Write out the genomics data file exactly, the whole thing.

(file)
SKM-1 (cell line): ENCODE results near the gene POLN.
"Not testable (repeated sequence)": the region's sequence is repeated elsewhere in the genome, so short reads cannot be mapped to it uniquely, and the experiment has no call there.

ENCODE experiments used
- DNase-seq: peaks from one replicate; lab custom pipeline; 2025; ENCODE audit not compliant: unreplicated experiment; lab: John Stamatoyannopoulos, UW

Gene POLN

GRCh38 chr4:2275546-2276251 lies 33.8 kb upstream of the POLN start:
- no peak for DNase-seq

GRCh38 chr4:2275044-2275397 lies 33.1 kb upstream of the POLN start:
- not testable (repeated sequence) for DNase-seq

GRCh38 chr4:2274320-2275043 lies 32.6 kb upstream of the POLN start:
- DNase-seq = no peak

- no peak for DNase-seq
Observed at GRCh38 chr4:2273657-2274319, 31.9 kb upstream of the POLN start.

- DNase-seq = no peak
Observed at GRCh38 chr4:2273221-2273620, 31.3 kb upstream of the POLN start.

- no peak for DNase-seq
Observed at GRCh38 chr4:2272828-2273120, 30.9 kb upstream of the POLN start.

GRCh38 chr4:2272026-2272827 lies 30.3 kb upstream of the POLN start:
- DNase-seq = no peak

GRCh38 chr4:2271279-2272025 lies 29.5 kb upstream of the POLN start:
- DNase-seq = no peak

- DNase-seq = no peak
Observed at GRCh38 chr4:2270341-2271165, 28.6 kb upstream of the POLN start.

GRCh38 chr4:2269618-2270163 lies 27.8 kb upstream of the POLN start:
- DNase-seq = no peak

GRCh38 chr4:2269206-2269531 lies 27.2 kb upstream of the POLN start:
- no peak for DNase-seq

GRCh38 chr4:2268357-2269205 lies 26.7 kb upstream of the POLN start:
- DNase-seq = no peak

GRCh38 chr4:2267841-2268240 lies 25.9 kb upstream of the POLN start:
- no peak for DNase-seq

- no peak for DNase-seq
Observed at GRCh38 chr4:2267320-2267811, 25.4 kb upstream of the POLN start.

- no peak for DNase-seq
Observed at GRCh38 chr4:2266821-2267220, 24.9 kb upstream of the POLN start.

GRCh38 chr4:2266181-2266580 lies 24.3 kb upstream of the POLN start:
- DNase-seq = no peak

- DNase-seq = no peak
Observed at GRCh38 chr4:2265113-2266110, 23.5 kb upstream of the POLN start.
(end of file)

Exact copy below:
SKM-1 (cell line): ENCODE results near the gene POLN.
"Not testable (repeated sequence)": the region's sequence is repeated elsewhere in the genome, so short reads cannot be mapped to it uniquely, and the experiment has no call there.

ENCODE experiments used
- DNase-seq: peaks from one replicate; lab custom pipeline; 2025; ENCODE audit not compliant: unreplicated experiment; lab: John Stamatoyannopoulos, UW

Gene POLN

GRCh38 chr4:2275546-2276251 lies 33.8 kb upstream of the POLN start:
- no peak for DNase-seq

GRCh38 chr4:2275044-2275397 lies 33.1 kb upstream of the POLN start:
- not testable (repeated sequence) for DNase-seq

GRCh38 chr4:2274320-2275043 lies 32.6 kb upstream of the POLN start:
- DNase-seq = no peak

- no peak for DNase-seq
Observed at GRCh38 chr4:2273657-2274319, 31.9 kb upstream of the POLN start.

- DNase-seq = no peak
Observed at GRCh38 chr4:2273221-2273620, 31.3 kb upstream of the POLN start.

- no peak for DNase-seq
Observed at GRCh38 chr4:2272828-2273120, 30.9 kb upstream of the POLN start.

GRCh38 chr4:2272026-2272827 lies 30.3 kb upstream of the POLN start:
- DNase-seq = no peak

GRCh38 chr4:2271279-2272025 lies 29.5 kb upstream of the POLN start:
- DNase-seq = no peak

- DNase-seq = no peak
Observed at GRCh38 chr4:2270341-2271165, 28.6 kb upstream of the POLN start.

GRCh38 chr4:2269618-2270163 lies 27.8 kb upstream of the POLN start:
- DNase-seq = no peak

GRCh38 chr4:2269206-2269531 lies 27.2 kb upstream of the POLN start:
- no peak for DNase-seq

GRCh38 chr4:2268357-2269205 lies 26.7 kb upstream of the POLN start:
- DNase-seq = no peak

GRCh38 chr4:2267841-2268240 lies 25.9 kb upstream of the POLN start:
- no peak for DNase-seq

- no peak for DNase-seq
Observed at GRCh38 chr4:2267320-2267811, 25.4 kb upstream of the POLN start.

- no peak for DNase-seq
Observed at GRCh38 chr4:2266821-2267220, 24.9 kb upstream of the POLN start.

GRCh38 chr4:2266181-2266580 lies 24.3 kb upstream of the POLN start:
- DNase-seq = no peak

- DNase-seq = no peak
Observed at GRCh38 chr4:2265113-2266110, 23.5 kb upstream of the POLN start.